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Beyond the Darkness of Twelfth Night


If you haven’t already taken down the tree and assorted decorations, then for many today will be the sad event of Twelfth Night!

That is this afternoon’s job for me. I always find it a bit of a downer. Perhaps I am part elf in my ancestral DNA, but it’s not something I look forward to.


My Granny would always point out that it was bad luck to have the decorations still up after the 5th of January. And this is a tradition we continue to this day. Supposedly, from a quick search, a few sources suggest that disobeying the belief or superstition would lead to problems with the crops and harvest for the year ahead. We are fortunate to not have to grow and forage for our food nowadays to survive, but I won’t take the risk! Superstitions are funny like that...thank you to my Grannies!


It got me thinking about the aftermath of clearing away the Christmas paraphernalia and cleaning the house.


There is some elation that always comes with a feeling of cleanliness and tidiness. And that realisation that maybe we don’t have to move after all as the house is bigger than we remember!


But once that subsides, the fact remains that we are still in January. A dark month, after overindulging and the merriment of the joys of Christmas. Perhaps there are a few of the last bits of assorted chocolates and selection box remnants but it’s not as exciting now. Particularly with New Year good intentions to have better and healthier habits!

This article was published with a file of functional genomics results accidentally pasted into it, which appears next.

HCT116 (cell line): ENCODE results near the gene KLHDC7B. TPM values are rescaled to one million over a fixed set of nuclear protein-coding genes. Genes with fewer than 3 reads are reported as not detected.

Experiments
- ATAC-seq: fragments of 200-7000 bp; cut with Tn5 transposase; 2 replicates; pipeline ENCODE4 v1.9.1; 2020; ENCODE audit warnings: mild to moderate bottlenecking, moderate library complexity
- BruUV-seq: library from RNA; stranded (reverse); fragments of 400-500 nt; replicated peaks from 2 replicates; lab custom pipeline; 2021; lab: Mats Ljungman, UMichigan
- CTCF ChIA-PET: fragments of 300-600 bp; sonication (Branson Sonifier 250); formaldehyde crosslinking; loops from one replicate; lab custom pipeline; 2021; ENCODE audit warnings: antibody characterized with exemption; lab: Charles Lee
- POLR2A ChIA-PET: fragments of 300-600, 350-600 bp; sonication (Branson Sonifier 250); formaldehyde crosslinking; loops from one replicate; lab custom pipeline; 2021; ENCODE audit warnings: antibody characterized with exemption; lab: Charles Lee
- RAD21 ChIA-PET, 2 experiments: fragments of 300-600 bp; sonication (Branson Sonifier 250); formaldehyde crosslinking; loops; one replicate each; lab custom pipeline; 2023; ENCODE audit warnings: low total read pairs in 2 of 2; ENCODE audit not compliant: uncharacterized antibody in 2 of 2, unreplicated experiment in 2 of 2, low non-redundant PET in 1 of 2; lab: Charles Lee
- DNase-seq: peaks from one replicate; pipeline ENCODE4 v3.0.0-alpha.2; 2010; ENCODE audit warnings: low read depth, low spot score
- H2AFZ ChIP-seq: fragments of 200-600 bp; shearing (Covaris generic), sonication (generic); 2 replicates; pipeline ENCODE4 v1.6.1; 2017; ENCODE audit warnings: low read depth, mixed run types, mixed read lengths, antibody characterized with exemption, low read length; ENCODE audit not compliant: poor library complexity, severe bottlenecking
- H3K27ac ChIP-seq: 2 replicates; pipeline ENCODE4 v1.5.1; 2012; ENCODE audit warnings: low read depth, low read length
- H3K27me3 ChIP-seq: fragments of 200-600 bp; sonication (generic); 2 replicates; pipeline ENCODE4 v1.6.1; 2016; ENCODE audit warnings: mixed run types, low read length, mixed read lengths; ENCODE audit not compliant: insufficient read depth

I was fortunate to live and work in Stockholm, Sweden, which is even darker than my native North East of England. It would be pitch black as I cycled to work, and the same on the return home.

Something that I picked up on from the Swedes is that despite Christmas decorations disappearing, there would still be, where possible, the use of light. And to good effect.


Candles would be burning in doorways and in different rooms. Candelabra would shine brightly in windows. The warmth from these would bring some much-needed cheer.

In the building where I worked, it was no different. We would also do our best to get outside during the lunch break for some rays and conversation.


It is only more recently that I had learned from a friend – Neina Sheldon – about light nutrition, seasonal affective disorder (SAD) and our need for vitamin D. She wrote a great article here.


So, as I write this, with the hail beating down, savouring my coffee (another Swedish favourite!) I encourage you to be more Swedish this January!

Put the lights on picture frames or snaking up the stairs. Get some candles on and make your place as cosy, warm and as uplifting as possible. And make sure to get outside for some light and fresh air!


As we enter another national lockdown here in the UK, I think that we can all use every little bit of help to feel more positive, optimistic and really ‘at home’ where we will be spending lots of time.


Is there anything else that works for you?


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